The Red Sox expect to know more about Ross' situation later in the week.
Ross hasn't pitched in game for Pawtucket since he was most recenlty optioned. If the 27-year-old was indeed hurt in the majors, it's possible he could retroactivley wind up on the major league disabled list. Ross was demoted May 19, and is on the DL retroactive to May 25.
Per BrooksBaseball.net, Ross sat at 93 mph with his fastball on May 12. He dropped down to 92 in the following appearance, and the next two outings were at 91 mph. He averaged 94 mph in 2016.
Ross had a 7.00 ERA in eight major league appearances this year, striking out nine and walking five in nine innings. He posted a 3.25 ERA in a 2016 season where he established himself as a key member of the 'pen.
Ross said he was shocked when he was demoted for the first time this year.
BOSTON (AP) Christian Bergman rebounded from a miserable start with seven shutout innings and the Seattle Mariners halted Boston's season-high six-game winning streak with a 5-0 victory over the Red Sox on Sunday.
Robinson Cano hit a two-run homer and Guillermo Heredia a solo shot for the Mariners, who averted a three-game sweep with just their second win in nine games. Seattle was shut out the first two games.
Bergman (2-2) allowed four hits, walked two and struck out two. He got a lot of help from his infielders when they turned a double play in each of the first four innings.
Three relievers completed the combined five-hitter, with closer Edwin Diaz getting the final three outs despite two errors by infielders.
Bergman was tagged for 14 hits and 10 runs over four innings in a loss his previous start.
Rick Porcello (3-6) gave up 11 hits, but only two runs in 6 1/3 innings.
Seattle finished one off its club record for most double plays turned in a game.
After being shut out for the first 21 innings of the series, the Mariners moved ahead 1-0 in the fourth when Kyle Seager raced home from third after Porcello bounced a pitch that went over catcher Sandy Leon's right shoulder and onto the screen. Seager had doubled leading off and advanced on Danny Valencia's single.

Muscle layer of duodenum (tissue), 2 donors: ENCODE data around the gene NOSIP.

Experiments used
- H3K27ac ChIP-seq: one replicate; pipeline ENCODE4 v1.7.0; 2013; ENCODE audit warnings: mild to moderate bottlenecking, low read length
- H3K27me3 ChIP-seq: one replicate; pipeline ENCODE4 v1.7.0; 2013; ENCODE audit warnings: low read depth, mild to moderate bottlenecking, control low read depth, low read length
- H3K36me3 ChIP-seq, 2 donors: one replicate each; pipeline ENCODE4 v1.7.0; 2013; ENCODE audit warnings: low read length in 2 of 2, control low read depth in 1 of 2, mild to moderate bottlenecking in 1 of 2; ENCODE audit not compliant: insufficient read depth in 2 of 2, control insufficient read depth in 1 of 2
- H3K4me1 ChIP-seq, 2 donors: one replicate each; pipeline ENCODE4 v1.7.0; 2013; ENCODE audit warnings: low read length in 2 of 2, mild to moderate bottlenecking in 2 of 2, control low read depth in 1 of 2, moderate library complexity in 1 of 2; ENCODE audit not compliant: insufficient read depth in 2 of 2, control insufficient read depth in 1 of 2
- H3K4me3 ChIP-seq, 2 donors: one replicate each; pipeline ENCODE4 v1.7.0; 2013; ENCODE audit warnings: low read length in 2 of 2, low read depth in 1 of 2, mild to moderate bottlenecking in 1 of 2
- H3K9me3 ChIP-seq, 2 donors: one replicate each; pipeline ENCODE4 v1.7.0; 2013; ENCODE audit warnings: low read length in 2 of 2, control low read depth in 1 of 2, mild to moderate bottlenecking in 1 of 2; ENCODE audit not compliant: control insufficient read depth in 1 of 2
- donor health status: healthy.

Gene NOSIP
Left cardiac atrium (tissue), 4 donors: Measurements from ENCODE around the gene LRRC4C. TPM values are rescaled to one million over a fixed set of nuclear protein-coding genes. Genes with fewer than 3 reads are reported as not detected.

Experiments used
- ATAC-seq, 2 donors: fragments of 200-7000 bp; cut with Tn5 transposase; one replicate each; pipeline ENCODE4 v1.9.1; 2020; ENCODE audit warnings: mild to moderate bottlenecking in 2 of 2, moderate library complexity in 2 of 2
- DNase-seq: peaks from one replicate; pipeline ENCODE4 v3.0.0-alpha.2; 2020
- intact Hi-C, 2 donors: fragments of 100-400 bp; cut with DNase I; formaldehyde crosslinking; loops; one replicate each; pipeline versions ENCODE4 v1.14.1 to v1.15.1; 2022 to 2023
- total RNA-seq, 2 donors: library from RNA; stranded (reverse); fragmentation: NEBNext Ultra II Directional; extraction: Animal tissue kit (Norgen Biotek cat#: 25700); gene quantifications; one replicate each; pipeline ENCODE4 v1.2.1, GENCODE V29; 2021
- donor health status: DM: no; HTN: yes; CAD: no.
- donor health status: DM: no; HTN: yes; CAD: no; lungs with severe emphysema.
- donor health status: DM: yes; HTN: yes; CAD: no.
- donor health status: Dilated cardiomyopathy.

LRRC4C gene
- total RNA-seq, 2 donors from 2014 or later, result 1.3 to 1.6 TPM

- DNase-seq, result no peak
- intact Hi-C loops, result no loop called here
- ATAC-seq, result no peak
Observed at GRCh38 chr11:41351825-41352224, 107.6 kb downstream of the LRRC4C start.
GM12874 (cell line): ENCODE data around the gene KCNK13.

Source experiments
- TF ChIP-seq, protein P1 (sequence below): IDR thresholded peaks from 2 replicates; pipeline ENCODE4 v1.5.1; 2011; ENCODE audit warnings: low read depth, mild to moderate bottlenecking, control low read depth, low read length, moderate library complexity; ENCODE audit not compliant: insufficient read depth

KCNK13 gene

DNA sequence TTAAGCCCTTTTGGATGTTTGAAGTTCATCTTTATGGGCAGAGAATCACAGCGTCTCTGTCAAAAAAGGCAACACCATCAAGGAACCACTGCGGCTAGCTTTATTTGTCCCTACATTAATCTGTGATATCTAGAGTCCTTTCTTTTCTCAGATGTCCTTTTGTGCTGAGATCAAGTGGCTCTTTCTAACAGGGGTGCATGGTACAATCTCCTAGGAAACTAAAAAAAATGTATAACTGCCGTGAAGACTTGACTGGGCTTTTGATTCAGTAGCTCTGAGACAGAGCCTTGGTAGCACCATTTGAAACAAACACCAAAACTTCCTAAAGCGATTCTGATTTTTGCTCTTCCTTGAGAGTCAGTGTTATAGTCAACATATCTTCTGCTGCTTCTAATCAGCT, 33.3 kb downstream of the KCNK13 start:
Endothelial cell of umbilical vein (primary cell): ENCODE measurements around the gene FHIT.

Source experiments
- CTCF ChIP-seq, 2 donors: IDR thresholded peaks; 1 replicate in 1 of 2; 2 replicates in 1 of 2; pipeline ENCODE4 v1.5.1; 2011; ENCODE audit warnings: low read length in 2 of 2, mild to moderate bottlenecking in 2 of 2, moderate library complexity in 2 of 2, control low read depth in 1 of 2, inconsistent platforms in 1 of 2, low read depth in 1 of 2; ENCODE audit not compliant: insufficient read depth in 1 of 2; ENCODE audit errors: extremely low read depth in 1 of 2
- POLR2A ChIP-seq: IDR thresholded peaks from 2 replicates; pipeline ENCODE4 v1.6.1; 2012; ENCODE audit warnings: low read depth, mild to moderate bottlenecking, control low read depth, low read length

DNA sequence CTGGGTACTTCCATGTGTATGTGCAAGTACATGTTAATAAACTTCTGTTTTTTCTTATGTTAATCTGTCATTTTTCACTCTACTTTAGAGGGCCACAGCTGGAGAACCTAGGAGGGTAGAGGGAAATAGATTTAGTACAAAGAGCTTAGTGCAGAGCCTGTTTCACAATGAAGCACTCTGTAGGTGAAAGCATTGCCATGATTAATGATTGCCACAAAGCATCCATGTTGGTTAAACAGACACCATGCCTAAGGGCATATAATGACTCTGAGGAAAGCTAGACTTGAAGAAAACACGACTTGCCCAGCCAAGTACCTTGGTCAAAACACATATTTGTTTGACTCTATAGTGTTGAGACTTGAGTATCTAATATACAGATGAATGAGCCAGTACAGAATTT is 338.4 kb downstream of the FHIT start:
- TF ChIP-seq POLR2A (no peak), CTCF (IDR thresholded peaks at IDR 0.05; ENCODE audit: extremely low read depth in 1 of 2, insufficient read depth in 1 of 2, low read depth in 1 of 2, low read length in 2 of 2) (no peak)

Heredia homered over the Green Monster in the eighth and Cano sent his into the center-field bleachers an inning later.
Mariners: RHP Hisashi Iwakuma, on the disabled list with right shoulder inflammation, had another bullpen session Sunday because he wasn't happy with one a day earlier.
Red Sox: Manager John Farrell said 3B Pablo Sandoval, out since late April with a sprained right knee, will stay on his rehab assignment at Triple-A Pawtucket to get his "timing going" with more at-bats.
Seattle sent Saturday's losing pitcher, RHP Rob Whalen, to Triple-A Tacoma and brought up RHP Ryne Harper from the same club.
The Red Sox also made moves with pitchers, sending Saturday's winner, lefty Brian Johnson, to Triple-A Pawtucket and promoting RHP Blaine Boyer for a day. Boyer will go back down Monday when ace David Price is activated.
Boyer made his Red Sox debut, retiring the only two batters he faced.
Mariners: RHP Sam Gaviglio (0-1, 1.38 ERA) is set to make his third major-league start when they open a two-game series Monday at Colorado. RHP Tyler Chatwood (4-6, 4.50) is scheduled for the Rockies.
Red Sox: LHP Price makes his season debut Monday in Chicago against the White Sox after being sidelined since early spring training with a strained left elbow.